(2010) Protecting Fish Habitats in SW Alaska. This project consisted of anadromous stream surveys that resulted in 104 miles being added to the State of Alaska’s Anadromous Waters Catalog. It also included water quality sampling and investigations of groundwater connectivity in the upper reaches of priority drainages potentially affected by mineral extraction. Finally, it facilitated a science symposium/workshop. Listen to audio from this event:  final report

(2009) Protecting Salmon Habitat in Southwest Alaska. The focus of this project was to survey fish populations in streams in the Nushagak and Kvichak watersheds that could be impacted by future mining activity. The purpose was to determine the extent of salmon occupation of these streams and determine which resident species occurred in these streams.  Funding was provided to The Nature Conservancy. All salmon observations were submitted to ADF&G for inclusion in the Anadromous Waters Catalog (AWC), resident fish observations were submitted for inclusion in the ADF&G freshwater fish inventory.  The project also included the collection of water quality parameters and a preliminary investigation of potential groundwater connectivity in the upper reaches of these two watersheds.  At total of 104.3 miles of previously undocumented salmon habitat were nominated to the Anadromous Waters Catalog over the three-year project period which 2009 partnership funds helped support. final report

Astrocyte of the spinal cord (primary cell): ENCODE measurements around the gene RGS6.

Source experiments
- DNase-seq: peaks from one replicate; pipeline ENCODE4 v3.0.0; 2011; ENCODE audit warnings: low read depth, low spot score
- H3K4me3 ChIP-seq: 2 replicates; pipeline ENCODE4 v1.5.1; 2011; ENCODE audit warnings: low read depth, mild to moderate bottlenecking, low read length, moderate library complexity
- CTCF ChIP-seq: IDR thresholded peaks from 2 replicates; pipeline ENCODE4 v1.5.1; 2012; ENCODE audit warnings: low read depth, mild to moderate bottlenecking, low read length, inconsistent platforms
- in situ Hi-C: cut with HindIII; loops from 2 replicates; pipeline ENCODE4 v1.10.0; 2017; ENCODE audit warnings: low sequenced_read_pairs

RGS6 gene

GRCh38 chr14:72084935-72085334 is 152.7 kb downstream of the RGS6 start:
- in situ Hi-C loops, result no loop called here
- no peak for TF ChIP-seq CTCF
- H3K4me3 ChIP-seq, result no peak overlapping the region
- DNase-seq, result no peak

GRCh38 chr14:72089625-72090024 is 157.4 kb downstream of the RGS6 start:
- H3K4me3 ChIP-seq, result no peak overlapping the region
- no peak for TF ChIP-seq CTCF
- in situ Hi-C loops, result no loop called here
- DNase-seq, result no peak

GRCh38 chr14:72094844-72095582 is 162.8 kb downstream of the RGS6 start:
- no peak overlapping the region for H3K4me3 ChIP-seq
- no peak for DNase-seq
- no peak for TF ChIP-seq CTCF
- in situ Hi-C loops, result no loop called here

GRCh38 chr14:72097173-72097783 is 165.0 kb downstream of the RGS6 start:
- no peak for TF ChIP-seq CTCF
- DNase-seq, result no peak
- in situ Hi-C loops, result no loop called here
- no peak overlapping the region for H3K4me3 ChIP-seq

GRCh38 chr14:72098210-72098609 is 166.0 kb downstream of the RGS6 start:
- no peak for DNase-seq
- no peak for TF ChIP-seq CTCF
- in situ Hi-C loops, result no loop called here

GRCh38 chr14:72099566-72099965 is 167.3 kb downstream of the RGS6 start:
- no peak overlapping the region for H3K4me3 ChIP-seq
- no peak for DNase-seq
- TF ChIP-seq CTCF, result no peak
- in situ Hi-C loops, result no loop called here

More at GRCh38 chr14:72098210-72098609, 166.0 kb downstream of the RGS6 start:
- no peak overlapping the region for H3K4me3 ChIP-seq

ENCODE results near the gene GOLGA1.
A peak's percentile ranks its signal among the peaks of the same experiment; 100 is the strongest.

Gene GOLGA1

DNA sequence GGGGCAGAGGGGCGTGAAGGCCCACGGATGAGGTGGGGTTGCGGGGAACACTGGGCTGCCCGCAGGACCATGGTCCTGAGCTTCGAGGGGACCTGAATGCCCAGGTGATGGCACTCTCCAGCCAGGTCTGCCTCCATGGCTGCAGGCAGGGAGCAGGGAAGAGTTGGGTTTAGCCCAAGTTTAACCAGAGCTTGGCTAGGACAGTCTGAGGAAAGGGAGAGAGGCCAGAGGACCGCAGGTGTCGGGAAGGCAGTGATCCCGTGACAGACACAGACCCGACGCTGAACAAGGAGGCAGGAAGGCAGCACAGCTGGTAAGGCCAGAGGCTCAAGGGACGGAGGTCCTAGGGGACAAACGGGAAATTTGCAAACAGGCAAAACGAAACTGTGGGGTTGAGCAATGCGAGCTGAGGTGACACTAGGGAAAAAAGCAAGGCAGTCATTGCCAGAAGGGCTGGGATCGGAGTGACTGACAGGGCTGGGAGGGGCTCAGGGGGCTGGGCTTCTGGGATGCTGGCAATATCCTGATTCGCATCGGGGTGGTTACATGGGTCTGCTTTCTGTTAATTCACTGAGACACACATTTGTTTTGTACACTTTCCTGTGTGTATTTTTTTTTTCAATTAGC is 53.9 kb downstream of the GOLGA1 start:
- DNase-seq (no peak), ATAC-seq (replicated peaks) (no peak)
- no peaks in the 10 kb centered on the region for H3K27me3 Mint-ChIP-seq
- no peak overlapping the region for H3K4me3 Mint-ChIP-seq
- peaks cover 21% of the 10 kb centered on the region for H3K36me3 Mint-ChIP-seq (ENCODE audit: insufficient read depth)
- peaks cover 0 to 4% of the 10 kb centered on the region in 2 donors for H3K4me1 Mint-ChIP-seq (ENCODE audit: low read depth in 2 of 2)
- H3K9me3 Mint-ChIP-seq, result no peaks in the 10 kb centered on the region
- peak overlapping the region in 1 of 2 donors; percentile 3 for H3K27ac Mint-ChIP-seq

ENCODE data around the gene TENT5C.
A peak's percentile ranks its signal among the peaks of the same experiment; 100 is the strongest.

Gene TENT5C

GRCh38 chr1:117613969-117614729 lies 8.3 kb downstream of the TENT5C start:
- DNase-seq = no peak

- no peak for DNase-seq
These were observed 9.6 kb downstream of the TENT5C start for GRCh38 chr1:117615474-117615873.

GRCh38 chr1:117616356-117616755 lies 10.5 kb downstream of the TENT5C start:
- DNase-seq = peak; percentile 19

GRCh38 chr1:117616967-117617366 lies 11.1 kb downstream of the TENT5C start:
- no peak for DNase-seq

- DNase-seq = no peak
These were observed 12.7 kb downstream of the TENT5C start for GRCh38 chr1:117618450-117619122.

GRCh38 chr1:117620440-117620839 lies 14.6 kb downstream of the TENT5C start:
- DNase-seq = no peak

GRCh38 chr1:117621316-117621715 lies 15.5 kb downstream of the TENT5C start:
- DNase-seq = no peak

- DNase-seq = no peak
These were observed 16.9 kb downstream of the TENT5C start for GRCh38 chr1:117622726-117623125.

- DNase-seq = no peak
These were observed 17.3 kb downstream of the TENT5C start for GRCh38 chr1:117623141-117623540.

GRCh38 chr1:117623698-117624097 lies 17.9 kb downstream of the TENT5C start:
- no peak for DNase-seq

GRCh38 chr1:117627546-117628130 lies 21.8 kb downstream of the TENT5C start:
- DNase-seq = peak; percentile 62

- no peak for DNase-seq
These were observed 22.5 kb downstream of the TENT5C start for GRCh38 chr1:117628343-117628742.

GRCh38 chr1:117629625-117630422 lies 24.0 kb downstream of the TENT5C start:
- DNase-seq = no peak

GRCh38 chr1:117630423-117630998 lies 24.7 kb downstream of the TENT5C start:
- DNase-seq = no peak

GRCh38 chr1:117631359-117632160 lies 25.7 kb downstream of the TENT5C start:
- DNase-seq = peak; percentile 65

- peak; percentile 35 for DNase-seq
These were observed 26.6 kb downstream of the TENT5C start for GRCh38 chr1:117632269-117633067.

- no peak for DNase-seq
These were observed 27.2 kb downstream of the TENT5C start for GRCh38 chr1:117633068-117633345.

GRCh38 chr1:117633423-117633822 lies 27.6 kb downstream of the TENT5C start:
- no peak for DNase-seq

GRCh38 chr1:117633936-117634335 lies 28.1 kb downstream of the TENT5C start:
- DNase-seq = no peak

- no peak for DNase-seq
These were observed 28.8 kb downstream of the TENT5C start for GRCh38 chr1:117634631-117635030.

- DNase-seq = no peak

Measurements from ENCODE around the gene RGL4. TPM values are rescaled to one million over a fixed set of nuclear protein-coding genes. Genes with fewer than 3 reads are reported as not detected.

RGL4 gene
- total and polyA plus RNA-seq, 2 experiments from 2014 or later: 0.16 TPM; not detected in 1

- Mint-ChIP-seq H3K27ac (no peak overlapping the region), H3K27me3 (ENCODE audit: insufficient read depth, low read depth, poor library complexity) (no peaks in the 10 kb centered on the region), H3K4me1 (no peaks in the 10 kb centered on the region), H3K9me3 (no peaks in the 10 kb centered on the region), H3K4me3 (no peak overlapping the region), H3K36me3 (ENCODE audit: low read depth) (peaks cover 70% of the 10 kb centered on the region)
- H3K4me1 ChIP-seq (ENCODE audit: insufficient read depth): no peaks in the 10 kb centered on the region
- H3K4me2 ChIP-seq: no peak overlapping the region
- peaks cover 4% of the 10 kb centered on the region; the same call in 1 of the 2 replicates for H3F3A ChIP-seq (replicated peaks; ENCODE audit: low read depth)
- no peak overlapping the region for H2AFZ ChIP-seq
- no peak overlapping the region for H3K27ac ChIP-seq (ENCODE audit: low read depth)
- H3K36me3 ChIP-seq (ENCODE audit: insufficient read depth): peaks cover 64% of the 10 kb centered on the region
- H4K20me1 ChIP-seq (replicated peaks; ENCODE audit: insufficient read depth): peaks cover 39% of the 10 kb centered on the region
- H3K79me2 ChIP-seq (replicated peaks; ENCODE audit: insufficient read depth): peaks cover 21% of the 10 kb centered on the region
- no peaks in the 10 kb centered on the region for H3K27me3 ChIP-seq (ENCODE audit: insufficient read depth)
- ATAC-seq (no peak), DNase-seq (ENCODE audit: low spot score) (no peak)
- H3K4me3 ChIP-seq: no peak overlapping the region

(2008) Instream Flow Reservations for Stuyahok and Mulchatna Rivers and Kaskanak Creek. The focus of this project was to initiate reservations of water for fish under Alaska law in three river systems in Southwest Alaska – the Stuyahok and Mulchatna Rivers and Kaskanak Creek. The USGS and ADF&G selected the appropriate gauging sites in each drainage and a $100,000 grant was provided to The Nature Conservancy to assist in the preparation and submission of instream flow reservations under Alaska law.  ADF&G completed the applications in the name of the Partnership on the Stuyahok and Mulchatna Rivers.  Trout Unlimited filed applications on Kaskanak Creek.  The date of filing an application provides priority for the application, but the reservation is not complete until the application is perfected with five years of flow data. The Nature Conservancy, The Bristol Bay Heritage Land Trust, Bristol Bay Native Association, Trout Unlimited, ADF&G and the New Stuyahok Tribal Council all combined efforts to provide leverage of more than $600,000 to complete the data collection and perfect the applications.  The applications were perfected in 2015 and the reservations are awaiting adjudication by the Alaska Department of Natural Resources. final report

2000-2007 projects – coming soon! During this period, over $17 million was raised to purchase fee or conservation easements on 69 tracts of land comprising over 78,000 acres! Most tracts were conveyed to federal or state conservation units and a few to the Bristol Bay Heritage Land Trust.

For more detailed project information, contact Tim Troll, Partnership Coordinator (see our Contact Us page).